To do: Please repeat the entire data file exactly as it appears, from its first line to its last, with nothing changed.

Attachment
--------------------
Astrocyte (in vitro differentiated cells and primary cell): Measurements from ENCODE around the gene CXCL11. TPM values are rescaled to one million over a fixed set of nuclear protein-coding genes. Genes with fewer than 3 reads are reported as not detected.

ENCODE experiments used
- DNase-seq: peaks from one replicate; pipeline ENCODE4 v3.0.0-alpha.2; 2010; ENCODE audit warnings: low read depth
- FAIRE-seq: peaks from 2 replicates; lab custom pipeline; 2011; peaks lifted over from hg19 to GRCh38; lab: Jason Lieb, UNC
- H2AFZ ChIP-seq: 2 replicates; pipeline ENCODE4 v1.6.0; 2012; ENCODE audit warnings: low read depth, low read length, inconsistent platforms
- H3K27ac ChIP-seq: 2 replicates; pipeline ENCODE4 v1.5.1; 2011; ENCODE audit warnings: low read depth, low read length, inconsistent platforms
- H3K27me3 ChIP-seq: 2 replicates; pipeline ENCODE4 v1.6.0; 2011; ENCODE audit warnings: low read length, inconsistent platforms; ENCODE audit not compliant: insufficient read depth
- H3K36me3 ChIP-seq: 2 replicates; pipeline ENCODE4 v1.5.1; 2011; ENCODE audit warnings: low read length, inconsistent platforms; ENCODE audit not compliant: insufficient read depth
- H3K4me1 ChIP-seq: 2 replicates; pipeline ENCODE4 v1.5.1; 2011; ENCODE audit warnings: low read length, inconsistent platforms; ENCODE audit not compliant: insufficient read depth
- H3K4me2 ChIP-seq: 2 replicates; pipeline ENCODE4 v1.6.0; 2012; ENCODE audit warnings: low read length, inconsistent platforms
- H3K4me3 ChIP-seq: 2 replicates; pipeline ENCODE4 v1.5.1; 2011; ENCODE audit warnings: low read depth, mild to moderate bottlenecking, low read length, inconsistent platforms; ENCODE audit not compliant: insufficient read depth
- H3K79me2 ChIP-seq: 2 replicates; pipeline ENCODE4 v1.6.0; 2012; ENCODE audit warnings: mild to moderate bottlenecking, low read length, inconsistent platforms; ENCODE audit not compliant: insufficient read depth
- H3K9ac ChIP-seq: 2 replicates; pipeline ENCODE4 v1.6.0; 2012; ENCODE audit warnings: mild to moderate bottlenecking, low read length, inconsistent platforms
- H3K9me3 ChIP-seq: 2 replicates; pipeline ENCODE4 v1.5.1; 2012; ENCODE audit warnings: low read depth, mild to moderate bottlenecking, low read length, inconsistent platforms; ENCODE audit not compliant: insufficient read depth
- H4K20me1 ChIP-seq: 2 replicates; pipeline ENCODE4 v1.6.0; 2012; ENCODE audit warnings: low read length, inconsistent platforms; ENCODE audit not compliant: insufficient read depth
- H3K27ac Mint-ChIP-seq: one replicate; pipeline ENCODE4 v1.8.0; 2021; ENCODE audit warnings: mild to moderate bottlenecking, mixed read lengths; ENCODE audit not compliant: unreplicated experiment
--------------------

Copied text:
Astrocyte (in vitro differentiated cells and primary cell): Measurements from ENCODE around the gene CXCL11. TPM values are rescaled to one million over a fixed set of nuclear protein-coding genes. Genes with fewer than 3 reads are reported as not detected.

ENCODE experiments used
- DNase-seq: peaks from one replicate; pipeline ENCODE4 v3.0.0-alpha.2; 2010; ENCODE audit warnings: low read depth
- FAIRE-seq: peaks from 2 replicates; lab custom pipeline; 2011; peaks lifted over from hg19 to GRCh38; lab: Jason Lieb, UNC
- H2AFZ ChIP-seq: 2 replicates; pipeline ENCODE4 v1.6.0; 2012; ENCODE audit warnings: low read depth, low read length, inconsistent platforms
- H3K27ac ChIP-seq: 2 replicates; pipeline ENCODE4 v1.5.1; 2011; ENCODE audit warnings: low read depth, low read length, inconsistent platforms
- H3K27me3 ChIP-seq: 2 replicates; pipeline ENCODE4 v1.6.0; 2011; ENCODE audit warnings: low read length, inconsistent platforms; ENCODE audit not compliant: insufficient read depth
- H3K36me3 ChIP-seq: 2 replicates; pipeline ENCODE4 v1.5.1; 2011; ENCODE audit warnings: low read length, inconsistent platforms; ENCODE audit not compliant: insufficient read depth
- H3K4me1 ChIP-seq: 2 replicates; pipeline ENCODE4 v1.5.1; 2011; ENCODE audit warnings: low read length, inconsistent platforms; ENCODE audit not compliant: insufficient read depth
- H3K4me2 ChIP-seq: 2 replicates; pipeline ENCODE4 v1.6.0; 2012; ENCODE audit warnings: low read length, inconsistent platforms
- H3K4me3 ChIP-seq: 2 replicates; pipeline ENCODE4 v1.5.1; 2011; ENCODE audit warnings: low read depth, mild to moderate bottlenecking, low read length, inconsistent platforms; ENCODE audit not compliant: insufficient read depth
- H3K79me2 ChIP-seq: 2 replicates; pipeline ENCODE4 v1.6.0; 2012; ENCODE audit warnings: mild to moderate bottlenecking, low read length, inconsistent platforms; ENCODE audit not compliant: insufficient read depth
- H3K9ac ChIP-seq: 2 replicates; pipeline ENCODE4 v1.6.0; 2012; ENCODE audit warnings: mild to moderate bottlenecking, low read length, inconsistent platforms
- H3K9me3 ChIP-seq: 2 replicates; pipeline ENCODE4 v1.5.1; 2012; ENCODE audit warnings: low read depth, mild to moderate bottlenecking, low read length, inconsistent platforms; ENCODE audit not compliant: insufficient read depth
- H4K20me1 ChIP-seq: 2 replicates; pipeline ENCODE4 v1.6.0; 2012; ENCODE audit warnings: low read length, inconsistent platforms; ENCODE audit not compliant: insufficient read depth
- H3K27ac Mint-ChIP-seq: one replicate; pipeline ENCODE4 v1.8.0; 2021; ENCODE audit warnings: mild to moderate bottlenecking, mixed read lengths; ENCODE audit not compliant: unreplicated experiment